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I Don’t Believe in Domaining Predictions

Posted on 16 December 2013 by Andrei

We had an interesting debate yesterday and one of my conclusions was this: time will tell what will happen when it comes to new gTLDs, I don’t believe in predictions.

I think this issue deserves its own post because a lot of people are 100% convinced that they know exactly what will happen. That, in my opinion, is a huge mistake.

I don’t have a crystal ball.

In fact, I honestly doubt there’s even one domainer who has a crystal ball, at least one that’s reasonably accurate :)

Sure, everyone is allowed to have an opinion but you have to understand one thing: predictions are just that, more or less educated opinions. Nothing more, nothing less.

Maybe you got it right in the past and automatically think you’re good at making predictions. Again, that’s a huge mistake which might just come back to haunt you. It happens a lot and not just when it comes to domaining: people get it right when it comes to let’s say a certain stock, end up thinking they’re invincible, become reckless and ultimately end up losing their shirt.

Ask two people if it will rain tomorrow.

One of them says it will, the other one says it won’t.

Obviously, one of them will ultimately be right. Does this mean the person in question is a genius and that you should blindly trust all of his future predictions? I don’t think so.

This is a mistake I notice frequently, especially among beginners: they’re on a constant lookout for predictions. It’s as if they think all one has to do is find some good predictions, blindly trust them and bam, problem solved.

The more experienced you become as an investor, the less attention you’ll end up paying to predictions and the more you’ll be interested in finding facts that can help you determine the risk/reward ratio associated with a certain financial decision.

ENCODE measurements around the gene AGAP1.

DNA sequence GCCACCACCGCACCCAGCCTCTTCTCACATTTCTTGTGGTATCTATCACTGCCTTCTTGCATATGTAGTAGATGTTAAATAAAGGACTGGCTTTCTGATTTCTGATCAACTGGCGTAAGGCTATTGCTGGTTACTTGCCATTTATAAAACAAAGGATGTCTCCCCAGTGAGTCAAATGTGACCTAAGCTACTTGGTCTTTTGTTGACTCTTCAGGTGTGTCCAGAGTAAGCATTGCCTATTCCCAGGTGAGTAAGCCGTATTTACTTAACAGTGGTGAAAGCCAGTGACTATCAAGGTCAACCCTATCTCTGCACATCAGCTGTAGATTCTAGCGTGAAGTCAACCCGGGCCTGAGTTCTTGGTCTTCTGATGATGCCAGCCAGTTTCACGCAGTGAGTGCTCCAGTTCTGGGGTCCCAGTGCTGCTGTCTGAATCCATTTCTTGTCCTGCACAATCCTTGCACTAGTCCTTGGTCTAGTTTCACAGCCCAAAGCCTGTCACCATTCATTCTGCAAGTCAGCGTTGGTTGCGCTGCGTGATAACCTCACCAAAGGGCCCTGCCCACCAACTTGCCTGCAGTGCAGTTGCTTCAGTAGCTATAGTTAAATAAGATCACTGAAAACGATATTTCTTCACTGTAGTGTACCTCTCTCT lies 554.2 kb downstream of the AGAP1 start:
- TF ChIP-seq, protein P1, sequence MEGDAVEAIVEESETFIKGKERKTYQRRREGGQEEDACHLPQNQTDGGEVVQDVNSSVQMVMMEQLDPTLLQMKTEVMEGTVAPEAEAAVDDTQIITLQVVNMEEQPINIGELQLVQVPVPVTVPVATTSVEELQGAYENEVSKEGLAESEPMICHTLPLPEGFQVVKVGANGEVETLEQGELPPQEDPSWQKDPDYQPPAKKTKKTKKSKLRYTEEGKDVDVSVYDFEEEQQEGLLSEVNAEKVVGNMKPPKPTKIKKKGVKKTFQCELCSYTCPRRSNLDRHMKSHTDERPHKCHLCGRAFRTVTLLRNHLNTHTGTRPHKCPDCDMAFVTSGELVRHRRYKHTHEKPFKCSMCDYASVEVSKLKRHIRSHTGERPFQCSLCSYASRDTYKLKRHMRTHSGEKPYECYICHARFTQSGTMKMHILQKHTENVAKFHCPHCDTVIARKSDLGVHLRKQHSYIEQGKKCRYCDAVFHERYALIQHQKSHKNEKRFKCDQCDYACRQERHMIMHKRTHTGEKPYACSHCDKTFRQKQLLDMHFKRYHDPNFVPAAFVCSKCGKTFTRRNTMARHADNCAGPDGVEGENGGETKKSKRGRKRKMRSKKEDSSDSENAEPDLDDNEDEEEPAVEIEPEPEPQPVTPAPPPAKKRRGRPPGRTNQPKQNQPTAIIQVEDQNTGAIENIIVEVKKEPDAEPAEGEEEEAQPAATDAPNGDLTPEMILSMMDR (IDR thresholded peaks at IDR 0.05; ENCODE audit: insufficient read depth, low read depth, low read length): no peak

That would be my recommendation: stop believing in predictions.

Start valuing facts, start following the money and you’ll be on the right track.

It might not be as exciting as thinking you’re the Oracle of Delphi but what can you do :)

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13 Comments For This Post

  1. Jeff Schneider Says:

    Hello

    The .COM Franchise Business Channel, has the largest active consumer buying population, (World Wide).

    Can someone please explain to us how adopting a gTLD Address will benefit small business owners ? When in effect this flawed marketing strategy, being pushed by gTLD promoters, will actually isolate and will cause small business owners to be lost in cyberspace ? This gTLD Strategy in effect will steer their business away the Strategic Market Penetration edge that all .COM Franchise owners use to their competitive advantage ?

    Please lets have an open dialogue on this and not just your Blog master opinion.

    Gratefully, Jeff Schneider (Contact Group) (Metal Tiger)

  2. Domenclature.com Says:

    @Andrei,

    I am one of those that participated in debate yesterday.

    We must be careful not to conduct the debate about new GTLDs purely on language, rather than science. “That’s just a prediction” is not only a glib way of dismissing “theories”, but it actually borders on insult.

    Theory could be an unproven Science, but it doesn’t mean a haphazard guess, pulled out of the hat. Evolution is a theory. It’s not a prediction. I understand that you use the term “prediction” in a disparaging manner, perhaps when it comes to investments, it is; but you must be careful not to lump all comments regarding new GTLDs as predictions. From what I’ve read on blogs, especially from those anti-nGTLD folks, has been characterized by explanation of how the domaining works that has stood up to repeated, rigorous testing. It’s hardly about emotions.